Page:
Motorola, based in Schaumburg, Ill., plans to sell this summer the Razr 2, the successor to its once-popular Razr upgraded with a Linux operating system and full-scale Web browser.
"If the iPhone changes the rules in the cell-phone market, then we have to adapt as soon as possible," said Yi Seung-soo, a cell-phone designer at Pantech. "We can take advantage of being a follower," he said.
It's the same method Korean manufacturers have used before -- quickly developing similar products that are cheaper but which contain a few more features than Apple, he said. That strategy has not diminished iPod's dominance in the music-player market in the United States, but makers in Asia have fared a bit better in their home markets.
For the time being, their concern is over the handset market in the United States, where the iPhone went on sale Friday. Apple will not sell its new phone in Asia until next year, and there are also doubts whether iPhone will catch on in markets like South Korea, where consumers often pay for small, sleek phones packed with functions. Bulkier smartphones and BlackBerrys have so far failed to sell well here.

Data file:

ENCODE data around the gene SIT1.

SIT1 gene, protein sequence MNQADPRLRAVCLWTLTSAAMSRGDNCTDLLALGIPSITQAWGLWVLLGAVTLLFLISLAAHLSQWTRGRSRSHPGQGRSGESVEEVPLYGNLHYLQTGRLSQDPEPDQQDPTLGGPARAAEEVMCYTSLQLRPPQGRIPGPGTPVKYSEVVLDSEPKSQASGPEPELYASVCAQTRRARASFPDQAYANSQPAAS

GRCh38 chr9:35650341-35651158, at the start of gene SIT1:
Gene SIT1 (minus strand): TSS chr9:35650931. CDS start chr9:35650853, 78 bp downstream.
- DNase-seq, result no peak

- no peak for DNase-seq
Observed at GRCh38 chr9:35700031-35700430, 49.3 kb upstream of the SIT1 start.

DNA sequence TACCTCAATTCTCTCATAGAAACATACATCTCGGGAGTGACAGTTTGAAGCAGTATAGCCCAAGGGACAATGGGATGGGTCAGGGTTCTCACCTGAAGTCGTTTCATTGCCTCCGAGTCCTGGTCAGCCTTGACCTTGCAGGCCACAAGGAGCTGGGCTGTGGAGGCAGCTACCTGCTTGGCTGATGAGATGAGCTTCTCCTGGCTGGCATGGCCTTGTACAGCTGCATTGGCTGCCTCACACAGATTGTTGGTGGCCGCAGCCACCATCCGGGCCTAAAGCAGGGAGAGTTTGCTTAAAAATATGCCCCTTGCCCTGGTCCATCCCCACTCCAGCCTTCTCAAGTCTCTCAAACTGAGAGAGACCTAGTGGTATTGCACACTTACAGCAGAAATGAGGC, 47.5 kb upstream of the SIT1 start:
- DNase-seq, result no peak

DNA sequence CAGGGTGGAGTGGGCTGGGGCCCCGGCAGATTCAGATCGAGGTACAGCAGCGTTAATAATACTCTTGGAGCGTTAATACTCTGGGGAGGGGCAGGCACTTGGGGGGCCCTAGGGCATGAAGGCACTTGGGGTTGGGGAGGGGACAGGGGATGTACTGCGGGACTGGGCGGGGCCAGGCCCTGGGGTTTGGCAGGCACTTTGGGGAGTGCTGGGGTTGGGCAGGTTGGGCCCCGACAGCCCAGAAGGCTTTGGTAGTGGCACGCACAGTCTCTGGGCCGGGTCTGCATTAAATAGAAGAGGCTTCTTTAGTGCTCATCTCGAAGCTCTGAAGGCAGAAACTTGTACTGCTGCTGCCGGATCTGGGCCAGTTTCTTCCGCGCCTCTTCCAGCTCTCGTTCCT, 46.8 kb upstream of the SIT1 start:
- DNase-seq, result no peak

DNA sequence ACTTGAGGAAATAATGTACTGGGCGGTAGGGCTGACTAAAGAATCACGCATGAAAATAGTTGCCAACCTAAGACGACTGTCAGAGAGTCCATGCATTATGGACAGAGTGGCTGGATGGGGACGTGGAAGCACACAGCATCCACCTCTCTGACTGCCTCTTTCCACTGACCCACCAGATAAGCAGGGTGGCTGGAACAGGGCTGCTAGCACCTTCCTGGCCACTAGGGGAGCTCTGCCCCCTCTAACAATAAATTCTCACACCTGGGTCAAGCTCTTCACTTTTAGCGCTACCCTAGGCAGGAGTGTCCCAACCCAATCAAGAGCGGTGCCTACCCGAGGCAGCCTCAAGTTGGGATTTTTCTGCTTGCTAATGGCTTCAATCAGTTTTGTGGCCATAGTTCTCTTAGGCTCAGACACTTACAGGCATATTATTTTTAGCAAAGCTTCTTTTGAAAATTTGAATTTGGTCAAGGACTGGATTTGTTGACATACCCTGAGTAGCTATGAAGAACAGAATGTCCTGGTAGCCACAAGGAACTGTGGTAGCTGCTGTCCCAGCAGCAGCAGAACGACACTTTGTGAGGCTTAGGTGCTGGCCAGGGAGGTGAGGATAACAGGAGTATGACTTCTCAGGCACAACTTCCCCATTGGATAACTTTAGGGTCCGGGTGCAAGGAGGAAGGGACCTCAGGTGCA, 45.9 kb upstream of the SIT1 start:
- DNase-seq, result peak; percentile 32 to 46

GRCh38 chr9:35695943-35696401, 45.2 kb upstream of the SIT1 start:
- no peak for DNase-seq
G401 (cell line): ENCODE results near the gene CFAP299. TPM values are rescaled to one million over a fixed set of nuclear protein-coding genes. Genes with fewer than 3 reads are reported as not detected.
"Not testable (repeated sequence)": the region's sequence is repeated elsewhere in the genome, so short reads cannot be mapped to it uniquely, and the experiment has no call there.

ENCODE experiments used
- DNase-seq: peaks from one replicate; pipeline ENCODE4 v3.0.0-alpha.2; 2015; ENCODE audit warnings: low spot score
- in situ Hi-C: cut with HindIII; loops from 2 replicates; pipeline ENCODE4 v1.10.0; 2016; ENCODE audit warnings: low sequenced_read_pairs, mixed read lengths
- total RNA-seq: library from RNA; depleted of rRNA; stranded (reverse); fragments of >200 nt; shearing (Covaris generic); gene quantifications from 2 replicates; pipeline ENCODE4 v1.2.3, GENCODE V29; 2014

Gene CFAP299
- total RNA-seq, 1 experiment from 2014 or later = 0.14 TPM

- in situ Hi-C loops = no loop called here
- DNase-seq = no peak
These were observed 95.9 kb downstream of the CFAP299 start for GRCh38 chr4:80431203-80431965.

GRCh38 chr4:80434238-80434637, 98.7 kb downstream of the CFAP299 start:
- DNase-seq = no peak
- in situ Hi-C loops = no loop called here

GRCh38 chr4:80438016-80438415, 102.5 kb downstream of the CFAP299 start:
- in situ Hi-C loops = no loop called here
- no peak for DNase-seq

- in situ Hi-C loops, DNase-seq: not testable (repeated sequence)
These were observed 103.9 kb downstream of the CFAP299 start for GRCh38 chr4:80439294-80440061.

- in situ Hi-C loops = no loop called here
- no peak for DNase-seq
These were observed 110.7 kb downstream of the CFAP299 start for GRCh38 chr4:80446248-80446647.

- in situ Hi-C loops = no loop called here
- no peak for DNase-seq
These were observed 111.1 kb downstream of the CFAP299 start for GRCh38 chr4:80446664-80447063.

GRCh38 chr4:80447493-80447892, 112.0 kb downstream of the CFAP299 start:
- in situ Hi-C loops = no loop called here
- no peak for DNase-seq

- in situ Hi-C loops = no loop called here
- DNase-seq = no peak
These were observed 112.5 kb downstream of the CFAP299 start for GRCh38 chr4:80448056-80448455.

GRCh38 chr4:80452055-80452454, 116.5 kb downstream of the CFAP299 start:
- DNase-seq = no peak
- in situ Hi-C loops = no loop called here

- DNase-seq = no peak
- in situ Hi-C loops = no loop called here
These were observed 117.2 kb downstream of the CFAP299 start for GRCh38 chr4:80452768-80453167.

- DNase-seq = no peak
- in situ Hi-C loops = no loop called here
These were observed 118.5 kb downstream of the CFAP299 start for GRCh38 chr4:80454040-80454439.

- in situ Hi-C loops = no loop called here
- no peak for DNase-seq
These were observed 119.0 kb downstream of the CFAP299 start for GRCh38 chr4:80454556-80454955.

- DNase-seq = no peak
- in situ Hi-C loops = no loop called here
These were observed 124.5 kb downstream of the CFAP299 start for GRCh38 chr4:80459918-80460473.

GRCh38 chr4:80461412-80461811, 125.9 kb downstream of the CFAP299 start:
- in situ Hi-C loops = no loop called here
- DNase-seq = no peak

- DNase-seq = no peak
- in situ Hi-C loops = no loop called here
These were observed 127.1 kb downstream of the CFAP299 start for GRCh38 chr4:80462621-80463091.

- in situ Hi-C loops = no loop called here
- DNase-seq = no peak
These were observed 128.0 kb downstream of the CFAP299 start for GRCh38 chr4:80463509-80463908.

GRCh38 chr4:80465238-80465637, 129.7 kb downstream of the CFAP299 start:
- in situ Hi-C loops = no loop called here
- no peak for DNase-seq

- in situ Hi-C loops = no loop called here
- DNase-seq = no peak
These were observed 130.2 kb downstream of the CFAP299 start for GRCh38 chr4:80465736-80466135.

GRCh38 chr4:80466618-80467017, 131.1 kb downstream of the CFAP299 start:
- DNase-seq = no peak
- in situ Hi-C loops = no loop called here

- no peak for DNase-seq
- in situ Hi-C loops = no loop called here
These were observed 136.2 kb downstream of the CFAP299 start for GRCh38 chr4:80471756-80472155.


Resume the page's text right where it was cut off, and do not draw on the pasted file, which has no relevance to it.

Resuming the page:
But even if iPhone's success is limited to America, it could be a setback for South Korean electronics companies, which export heavily to the United States. In particular, say analysts, Apple could end up seizing much of the top end of the American cell-phone market, where a handset that cost $100 or more offers the highest profit margins.
That segment of the American market represents about a quarter of America's 250 million cell-phone subscribers, according to Strategy Analytics, a market research firm based in Newton, Mass. In contrast with cell-phone users in Asia, more than half of American subscribers paid $50 or less for their cell phones.
Apple, whose biggest challenge may be persuading Americans to spend $500 or $600 for an iPhone, has said it wants to have the devices in the hands of 1 percent of the world's cell-phone users, or about 10 million people, by the end of next year.
For its part, Samsung says it is ready for Apple's challenge, offering a far broader range of high-end products. Some of Samsung's recent products in this segment in the United States include the BlackJack, a $200 smartphone that uses Windows Mobile, and the UpStage, a phone on one side and an MP3 player on the other.